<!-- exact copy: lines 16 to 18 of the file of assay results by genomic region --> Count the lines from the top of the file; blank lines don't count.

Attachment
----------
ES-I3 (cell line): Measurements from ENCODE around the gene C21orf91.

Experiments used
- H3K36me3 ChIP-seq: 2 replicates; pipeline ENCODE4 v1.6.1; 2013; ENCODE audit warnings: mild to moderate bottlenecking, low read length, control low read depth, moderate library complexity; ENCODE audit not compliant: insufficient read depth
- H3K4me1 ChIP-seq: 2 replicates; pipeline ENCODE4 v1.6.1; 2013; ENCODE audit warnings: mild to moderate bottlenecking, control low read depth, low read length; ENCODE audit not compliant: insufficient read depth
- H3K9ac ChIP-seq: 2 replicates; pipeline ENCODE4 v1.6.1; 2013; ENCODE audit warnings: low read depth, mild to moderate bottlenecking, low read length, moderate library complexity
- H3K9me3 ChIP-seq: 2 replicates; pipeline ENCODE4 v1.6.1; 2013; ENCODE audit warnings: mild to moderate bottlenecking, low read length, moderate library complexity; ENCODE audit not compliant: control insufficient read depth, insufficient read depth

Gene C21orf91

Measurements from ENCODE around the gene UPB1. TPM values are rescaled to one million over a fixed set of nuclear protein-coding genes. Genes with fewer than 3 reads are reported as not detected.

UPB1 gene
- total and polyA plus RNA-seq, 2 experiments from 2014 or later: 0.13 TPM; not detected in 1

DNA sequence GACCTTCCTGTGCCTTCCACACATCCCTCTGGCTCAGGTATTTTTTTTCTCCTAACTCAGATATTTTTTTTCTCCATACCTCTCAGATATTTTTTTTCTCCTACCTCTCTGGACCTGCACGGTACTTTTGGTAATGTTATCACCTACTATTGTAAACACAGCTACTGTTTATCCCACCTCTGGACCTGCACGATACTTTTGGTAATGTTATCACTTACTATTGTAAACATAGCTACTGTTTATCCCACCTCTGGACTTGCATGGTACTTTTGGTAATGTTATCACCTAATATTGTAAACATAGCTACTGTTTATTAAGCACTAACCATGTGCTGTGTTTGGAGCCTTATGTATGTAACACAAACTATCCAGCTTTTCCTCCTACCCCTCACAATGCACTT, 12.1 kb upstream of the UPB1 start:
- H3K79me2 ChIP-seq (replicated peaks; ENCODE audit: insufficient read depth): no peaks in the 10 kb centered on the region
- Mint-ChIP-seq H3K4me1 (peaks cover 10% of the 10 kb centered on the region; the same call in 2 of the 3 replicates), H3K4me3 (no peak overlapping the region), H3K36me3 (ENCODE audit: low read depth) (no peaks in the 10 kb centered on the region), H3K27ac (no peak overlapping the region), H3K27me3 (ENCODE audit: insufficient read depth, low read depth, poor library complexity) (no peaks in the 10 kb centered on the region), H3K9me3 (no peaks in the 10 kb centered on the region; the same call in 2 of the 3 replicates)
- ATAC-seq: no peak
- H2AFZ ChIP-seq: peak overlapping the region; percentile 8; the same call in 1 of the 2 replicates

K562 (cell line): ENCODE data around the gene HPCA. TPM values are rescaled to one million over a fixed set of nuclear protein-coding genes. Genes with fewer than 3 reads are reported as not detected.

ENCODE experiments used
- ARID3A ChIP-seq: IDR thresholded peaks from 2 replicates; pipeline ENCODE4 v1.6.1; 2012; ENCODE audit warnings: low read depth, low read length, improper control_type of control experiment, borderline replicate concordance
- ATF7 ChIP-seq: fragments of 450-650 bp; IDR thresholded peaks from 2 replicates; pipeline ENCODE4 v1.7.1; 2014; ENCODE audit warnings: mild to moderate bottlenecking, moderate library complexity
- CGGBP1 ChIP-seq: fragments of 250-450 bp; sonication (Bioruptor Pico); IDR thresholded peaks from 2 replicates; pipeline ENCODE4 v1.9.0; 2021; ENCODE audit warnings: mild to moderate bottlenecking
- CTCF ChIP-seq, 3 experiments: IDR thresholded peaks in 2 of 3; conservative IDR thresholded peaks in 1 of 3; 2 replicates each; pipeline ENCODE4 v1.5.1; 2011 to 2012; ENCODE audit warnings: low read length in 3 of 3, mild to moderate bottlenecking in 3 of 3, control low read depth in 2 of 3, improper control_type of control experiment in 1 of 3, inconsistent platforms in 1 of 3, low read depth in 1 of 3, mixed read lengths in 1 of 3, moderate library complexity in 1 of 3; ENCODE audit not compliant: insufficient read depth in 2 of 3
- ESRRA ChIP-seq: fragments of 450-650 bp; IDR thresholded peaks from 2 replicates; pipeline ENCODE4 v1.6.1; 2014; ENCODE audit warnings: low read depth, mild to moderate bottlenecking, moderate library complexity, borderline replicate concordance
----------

K562 (cell line): ENCODE data around the gene HPCA. TPM values are rescaled to one million over a fixed set of nuclear protein-coding genes. Genes with fewer than 3 reads are reported as not detected.

ENCODE experiments used
- ARID3A ChIP-seq: IDR thresholded peaks from 2 replicates; pipeline ENCODE4 v1.6.1; 2012; ENCODE audit warnings: low read depth, low read length, improper control_type of control experiment, borderline replicate concordance